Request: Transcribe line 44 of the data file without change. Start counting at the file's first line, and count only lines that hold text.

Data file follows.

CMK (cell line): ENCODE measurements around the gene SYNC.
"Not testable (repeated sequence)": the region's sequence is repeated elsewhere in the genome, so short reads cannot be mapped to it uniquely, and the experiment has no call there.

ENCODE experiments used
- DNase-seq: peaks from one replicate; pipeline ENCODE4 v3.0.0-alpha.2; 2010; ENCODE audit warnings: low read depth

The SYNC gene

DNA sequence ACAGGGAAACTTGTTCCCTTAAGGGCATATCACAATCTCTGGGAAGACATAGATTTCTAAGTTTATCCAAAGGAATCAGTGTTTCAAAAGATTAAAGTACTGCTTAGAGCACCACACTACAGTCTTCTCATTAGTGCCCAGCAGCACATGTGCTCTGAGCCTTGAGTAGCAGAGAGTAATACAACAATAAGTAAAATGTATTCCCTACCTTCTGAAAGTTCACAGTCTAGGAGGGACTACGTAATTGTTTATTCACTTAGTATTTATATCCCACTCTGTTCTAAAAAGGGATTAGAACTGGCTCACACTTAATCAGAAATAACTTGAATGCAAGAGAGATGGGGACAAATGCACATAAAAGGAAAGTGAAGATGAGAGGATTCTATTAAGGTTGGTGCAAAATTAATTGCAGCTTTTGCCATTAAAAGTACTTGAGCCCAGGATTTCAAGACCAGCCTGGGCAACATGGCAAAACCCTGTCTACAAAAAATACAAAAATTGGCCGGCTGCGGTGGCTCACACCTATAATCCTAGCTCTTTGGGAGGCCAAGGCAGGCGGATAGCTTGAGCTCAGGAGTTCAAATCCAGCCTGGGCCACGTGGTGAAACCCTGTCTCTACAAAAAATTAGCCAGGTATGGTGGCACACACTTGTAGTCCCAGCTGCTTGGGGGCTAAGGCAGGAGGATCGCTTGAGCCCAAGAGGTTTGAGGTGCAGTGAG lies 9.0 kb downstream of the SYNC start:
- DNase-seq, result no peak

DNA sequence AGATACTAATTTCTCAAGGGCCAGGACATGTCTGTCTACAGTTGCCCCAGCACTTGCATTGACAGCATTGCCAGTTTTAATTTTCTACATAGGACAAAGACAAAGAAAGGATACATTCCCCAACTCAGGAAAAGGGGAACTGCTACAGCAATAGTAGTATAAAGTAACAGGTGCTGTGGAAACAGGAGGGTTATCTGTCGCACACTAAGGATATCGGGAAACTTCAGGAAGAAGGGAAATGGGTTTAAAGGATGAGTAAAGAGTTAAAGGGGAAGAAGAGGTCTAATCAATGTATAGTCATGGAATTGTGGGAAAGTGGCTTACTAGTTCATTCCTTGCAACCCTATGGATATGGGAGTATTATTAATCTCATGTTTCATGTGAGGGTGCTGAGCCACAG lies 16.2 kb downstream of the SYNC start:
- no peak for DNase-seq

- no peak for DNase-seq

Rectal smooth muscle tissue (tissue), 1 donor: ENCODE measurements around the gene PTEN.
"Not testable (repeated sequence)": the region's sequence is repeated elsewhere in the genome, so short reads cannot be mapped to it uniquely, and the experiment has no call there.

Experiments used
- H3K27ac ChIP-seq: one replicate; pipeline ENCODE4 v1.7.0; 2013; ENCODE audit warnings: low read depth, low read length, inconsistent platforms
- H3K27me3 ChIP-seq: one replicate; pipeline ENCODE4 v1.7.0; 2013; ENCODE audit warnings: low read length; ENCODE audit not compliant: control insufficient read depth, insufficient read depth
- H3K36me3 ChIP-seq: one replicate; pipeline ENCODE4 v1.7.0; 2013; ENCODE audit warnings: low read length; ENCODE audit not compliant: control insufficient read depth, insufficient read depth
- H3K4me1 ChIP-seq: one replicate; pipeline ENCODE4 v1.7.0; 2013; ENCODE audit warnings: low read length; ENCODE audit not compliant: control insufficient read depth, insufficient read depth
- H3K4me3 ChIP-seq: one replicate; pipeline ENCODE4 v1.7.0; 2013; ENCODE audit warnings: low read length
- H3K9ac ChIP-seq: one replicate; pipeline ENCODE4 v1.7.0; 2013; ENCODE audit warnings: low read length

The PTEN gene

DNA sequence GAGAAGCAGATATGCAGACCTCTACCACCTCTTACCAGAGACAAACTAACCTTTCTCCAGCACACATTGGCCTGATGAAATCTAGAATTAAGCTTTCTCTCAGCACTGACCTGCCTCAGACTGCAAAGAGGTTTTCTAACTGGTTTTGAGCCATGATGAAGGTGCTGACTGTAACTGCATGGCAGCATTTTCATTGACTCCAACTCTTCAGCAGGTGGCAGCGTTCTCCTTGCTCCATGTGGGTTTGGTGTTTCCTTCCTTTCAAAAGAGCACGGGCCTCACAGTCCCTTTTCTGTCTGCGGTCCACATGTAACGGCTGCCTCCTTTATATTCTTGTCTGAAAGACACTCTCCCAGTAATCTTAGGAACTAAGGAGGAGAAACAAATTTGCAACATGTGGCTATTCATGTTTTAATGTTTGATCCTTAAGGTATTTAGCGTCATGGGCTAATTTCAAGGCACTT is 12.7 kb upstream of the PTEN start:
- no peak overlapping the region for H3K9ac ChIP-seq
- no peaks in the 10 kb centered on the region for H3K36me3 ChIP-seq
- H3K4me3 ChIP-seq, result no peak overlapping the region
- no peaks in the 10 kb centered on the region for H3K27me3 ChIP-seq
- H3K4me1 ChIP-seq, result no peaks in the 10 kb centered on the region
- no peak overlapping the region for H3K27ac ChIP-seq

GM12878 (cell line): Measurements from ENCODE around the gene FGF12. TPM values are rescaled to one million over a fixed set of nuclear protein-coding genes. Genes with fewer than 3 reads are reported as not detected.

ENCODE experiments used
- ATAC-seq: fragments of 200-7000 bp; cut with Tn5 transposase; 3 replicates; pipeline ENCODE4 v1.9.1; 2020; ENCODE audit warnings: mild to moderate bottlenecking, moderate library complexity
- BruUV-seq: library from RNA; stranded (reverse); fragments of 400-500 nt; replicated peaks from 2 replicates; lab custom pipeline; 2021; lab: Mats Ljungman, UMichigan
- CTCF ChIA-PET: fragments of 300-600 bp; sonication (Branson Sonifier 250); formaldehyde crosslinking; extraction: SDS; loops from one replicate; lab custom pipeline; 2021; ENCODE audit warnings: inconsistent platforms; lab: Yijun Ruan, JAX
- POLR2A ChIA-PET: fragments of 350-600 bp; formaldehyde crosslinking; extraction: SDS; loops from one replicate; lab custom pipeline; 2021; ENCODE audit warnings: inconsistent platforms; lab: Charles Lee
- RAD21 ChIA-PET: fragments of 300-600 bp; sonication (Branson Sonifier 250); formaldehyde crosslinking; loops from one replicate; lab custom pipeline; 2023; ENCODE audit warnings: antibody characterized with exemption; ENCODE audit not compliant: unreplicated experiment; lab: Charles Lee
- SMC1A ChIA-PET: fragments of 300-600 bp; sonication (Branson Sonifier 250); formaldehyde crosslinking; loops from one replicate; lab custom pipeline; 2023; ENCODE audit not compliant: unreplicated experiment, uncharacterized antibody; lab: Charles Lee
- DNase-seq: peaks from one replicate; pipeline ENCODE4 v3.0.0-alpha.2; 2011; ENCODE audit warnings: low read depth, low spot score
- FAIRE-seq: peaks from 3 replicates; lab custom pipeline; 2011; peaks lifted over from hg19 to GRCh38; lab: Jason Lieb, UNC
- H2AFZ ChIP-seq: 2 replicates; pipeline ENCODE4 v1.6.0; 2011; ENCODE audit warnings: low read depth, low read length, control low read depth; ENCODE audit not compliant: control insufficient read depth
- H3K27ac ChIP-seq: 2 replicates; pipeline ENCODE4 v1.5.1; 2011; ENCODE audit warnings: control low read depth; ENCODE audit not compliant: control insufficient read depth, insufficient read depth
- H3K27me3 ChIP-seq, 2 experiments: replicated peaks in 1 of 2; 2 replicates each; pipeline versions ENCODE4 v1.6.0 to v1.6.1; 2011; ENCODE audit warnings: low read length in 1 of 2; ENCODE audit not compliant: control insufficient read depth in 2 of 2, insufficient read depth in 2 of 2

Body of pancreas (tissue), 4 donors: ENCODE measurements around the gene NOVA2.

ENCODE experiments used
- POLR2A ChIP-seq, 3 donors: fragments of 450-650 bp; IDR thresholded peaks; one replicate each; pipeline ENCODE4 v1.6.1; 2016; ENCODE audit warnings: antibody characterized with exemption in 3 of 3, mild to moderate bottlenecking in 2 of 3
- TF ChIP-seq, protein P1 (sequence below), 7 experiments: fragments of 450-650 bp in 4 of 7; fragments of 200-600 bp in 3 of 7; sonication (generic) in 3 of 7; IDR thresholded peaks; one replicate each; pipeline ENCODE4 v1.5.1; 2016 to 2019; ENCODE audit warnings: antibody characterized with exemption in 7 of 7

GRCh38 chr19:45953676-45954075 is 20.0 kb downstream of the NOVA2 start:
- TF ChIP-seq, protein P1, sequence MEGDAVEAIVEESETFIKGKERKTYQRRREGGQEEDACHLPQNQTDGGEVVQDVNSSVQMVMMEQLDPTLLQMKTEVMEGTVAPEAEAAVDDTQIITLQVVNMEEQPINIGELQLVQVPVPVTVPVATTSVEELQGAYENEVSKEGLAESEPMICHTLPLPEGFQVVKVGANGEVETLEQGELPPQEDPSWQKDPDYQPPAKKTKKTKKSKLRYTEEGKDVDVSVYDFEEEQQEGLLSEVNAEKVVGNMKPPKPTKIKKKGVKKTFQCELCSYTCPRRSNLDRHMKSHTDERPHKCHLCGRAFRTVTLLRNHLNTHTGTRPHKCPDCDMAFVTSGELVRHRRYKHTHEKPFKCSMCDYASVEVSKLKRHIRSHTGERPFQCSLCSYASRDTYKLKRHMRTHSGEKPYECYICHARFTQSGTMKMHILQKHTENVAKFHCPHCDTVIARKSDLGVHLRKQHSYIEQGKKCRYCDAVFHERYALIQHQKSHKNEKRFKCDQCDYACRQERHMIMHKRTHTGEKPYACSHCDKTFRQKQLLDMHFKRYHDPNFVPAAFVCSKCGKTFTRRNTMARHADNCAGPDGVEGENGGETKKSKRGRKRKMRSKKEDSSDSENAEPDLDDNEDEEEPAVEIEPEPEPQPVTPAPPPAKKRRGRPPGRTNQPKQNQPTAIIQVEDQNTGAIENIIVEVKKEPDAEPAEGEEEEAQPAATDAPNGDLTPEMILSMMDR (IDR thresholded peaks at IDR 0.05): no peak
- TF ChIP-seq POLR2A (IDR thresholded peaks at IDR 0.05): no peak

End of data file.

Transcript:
- TF ChIP-seq, protein P1 (sequence below), 7 experiments: fragments of 450-650 bp in 4 of 7; fragments of 200-600 bp in 3 of 7; sonication (generic) in 3 of 7; IDR thresholded peaks; one replicate each; pipeline ENCODE4 v1.5.1; 2016 to 2019; ENCODE audit warnings: antibody characterized with exemption in 7 of 7